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Landmark College Praised in New Book on Peter Drucker

Posted: Mar 03 2014

Contact: Mark DiPietro 802.387.1632 Email Mark DiPietro

Author Bruce Rosenstein includes the College in a chapter on innovative institutions

by Mark DiPietro

Landmark College has been highlighted in a new book about “the father of modern management,” Peter Drucker. In his book, Create Your Future the Peter Drucker Way, author Bruce Rosenstein calls Landmark “an inspiring story of innovation” that exemplifies the Drucker philosophy.

Rosenstein, an adjunct professor at Catholic University and formerly a writer and reference librarian at USA Today, discovered Landmark in early 2013 via a “tweet” by Dr. Peter Eden, Landmark’s president.

“I didn’t know who he was, but I saw that he once taught at Marywood University in Scranton, Pa., where I grew up,” Rosenstein said in a recent interview. “I started looking into Landmark College because I was looking for counterintuitive examples of institutions that are highly innovative and creative.”

The Drucker quote that Dr. Eden posted on Twitter, “To be effective, an #innovation has to be simple, and it has to be focused,” prompted Rosenstein to research Landmark College. He found what he calls “a Drucker-like quote” on Landmark’s website—“We embrace student strengths”—and decided to include the College in his chapter on innovative institutions that put Drucker’s philosophy into practice.

Rosenstein writes in his book:

“(Landmark) is an obvious case where weaknesses are minimized, and strengths are built upon. I don’t know if Drucker was aware of (Landmark), but I believe he would have approved of the finding and exploiting of a particular niche, a need in society, and creativity and innovation in learning. Plus, his love of learning and realization that different people learn in different ways are at the core of what this school represents. Landmark wants to be a leader and a trailblazer, and its administrators, along with the faculty and students, are certainly creating change, not just managing it.”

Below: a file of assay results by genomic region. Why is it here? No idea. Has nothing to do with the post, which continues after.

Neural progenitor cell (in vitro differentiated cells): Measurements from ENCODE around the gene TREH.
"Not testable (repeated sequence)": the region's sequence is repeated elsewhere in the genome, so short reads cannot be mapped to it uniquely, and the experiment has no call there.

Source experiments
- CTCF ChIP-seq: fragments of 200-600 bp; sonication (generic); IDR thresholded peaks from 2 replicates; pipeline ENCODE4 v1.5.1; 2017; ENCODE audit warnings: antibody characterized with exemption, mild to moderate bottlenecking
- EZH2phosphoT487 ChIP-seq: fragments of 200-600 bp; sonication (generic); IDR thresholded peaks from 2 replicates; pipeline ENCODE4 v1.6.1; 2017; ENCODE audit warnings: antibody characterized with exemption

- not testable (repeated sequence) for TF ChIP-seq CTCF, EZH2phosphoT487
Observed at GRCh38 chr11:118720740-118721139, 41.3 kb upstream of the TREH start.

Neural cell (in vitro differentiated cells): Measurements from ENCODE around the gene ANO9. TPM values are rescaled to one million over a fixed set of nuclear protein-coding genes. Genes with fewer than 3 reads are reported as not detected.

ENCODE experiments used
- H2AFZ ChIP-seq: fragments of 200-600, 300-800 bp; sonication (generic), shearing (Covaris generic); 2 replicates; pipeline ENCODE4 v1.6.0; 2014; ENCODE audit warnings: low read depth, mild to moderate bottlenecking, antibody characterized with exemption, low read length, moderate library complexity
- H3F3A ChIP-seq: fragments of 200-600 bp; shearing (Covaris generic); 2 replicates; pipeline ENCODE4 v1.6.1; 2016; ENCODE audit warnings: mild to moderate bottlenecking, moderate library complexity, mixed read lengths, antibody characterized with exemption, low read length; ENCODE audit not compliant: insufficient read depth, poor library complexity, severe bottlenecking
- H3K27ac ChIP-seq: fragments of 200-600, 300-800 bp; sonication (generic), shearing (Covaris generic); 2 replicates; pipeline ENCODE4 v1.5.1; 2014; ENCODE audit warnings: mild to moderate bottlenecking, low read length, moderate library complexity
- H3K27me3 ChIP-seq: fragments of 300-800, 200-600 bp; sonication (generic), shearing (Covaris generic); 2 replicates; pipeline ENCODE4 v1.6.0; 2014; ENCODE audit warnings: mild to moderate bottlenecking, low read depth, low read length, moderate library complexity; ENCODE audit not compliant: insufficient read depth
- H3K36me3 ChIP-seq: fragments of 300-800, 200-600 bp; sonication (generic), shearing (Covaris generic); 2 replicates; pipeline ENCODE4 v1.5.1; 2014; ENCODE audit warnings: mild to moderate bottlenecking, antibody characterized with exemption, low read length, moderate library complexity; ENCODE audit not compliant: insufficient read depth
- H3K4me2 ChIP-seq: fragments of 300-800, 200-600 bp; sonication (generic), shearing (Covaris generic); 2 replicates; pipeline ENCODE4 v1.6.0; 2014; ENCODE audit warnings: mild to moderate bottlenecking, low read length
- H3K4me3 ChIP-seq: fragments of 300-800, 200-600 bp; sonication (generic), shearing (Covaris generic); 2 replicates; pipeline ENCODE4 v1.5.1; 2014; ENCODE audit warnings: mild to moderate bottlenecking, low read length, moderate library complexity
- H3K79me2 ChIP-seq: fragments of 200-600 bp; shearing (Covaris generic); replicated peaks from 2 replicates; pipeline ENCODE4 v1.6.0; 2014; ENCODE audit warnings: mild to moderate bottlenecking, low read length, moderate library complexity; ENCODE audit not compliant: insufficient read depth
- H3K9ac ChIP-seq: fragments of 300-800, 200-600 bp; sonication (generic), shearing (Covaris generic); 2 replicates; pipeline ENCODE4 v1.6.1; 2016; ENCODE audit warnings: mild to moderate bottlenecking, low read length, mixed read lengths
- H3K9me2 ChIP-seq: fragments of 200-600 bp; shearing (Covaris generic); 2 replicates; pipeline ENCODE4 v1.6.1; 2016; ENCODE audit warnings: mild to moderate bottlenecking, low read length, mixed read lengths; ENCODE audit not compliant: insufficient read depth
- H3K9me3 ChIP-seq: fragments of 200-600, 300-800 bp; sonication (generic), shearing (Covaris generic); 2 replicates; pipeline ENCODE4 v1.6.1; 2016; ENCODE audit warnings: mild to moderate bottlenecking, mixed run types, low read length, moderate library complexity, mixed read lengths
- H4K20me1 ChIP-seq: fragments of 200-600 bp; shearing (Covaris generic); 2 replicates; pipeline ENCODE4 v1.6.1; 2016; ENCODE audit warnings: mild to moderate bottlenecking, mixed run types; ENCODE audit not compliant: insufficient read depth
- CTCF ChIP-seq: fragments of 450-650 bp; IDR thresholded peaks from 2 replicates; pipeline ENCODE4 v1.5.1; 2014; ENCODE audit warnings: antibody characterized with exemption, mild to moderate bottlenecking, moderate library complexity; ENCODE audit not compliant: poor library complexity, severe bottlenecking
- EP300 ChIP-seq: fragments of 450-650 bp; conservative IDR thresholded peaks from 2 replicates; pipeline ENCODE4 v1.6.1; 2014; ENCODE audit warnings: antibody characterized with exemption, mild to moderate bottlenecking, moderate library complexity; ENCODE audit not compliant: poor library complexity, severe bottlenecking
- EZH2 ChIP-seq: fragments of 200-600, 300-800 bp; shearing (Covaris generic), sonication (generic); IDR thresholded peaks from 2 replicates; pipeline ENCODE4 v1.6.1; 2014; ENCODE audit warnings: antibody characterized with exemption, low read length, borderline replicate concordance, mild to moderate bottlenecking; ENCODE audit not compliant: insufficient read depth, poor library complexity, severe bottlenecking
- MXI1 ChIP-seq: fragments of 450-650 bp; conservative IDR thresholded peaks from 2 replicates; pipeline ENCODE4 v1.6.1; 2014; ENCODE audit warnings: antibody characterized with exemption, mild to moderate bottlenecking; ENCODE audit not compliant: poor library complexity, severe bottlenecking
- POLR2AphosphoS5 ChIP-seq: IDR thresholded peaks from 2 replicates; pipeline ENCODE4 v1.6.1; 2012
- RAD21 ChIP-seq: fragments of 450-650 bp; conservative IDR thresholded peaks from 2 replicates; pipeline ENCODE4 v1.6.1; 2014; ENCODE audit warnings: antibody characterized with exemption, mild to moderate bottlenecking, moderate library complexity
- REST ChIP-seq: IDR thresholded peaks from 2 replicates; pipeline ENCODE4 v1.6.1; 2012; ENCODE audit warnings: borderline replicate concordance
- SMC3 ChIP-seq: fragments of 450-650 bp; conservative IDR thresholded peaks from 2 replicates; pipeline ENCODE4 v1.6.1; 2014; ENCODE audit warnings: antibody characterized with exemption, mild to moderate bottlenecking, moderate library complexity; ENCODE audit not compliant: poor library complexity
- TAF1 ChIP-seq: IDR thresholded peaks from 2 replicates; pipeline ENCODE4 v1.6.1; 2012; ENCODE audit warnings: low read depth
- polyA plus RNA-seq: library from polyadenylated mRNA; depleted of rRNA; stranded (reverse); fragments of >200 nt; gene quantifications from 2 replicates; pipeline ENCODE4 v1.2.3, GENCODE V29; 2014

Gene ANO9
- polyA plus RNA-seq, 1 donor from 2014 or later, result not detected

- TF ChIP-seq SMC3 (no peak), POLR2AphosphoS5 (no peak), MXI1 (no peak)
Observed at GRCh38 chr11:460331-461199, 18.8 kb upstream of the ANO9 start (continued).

Rosenstein, who lives in Rockville, Md., saw a direct parallel between Drucker’s emphasis on lifelong learning and Landmark’s use of Universal Design in its education of students who learn differently. “Drucker recognized that, historically, people have always learned in different ways,” Rosenstein said. “Some are strong readers, others are listeners, and if you approach a reader in a ‘listener’ sort of way, it’s not effective.”

Rosenstein closes his section on Landmark by quoting the “Drucker-like items” Dr. Eden writes about on the College website: “Our commitment to continued change, growth, and new ideas ensures that students who learn differently will always have access to the programs and services they need for academic success and career advancement. We do all of this together. In doing so, we change the way the world thinks about education, and the way our students think about themselves as leaders.”

Landmark College was the first institution of higher learning to pioneer college-level studies for students with dyslexia. Today Landmark College, offering two and four-year degree options, a graduate level certificate in universal design with technology integration, and summer programs for students who learn differently, is a global leader in integrated teaching methods for students with dyslexia and other learning disabilities, ADHD, and ASD. Students, faculty, and other professionals from all over the world are drawn to Landmark College for its innovative educational model—designed through research and practice to help all students who learn differently become confident, self-empowered, and independently successful learners.

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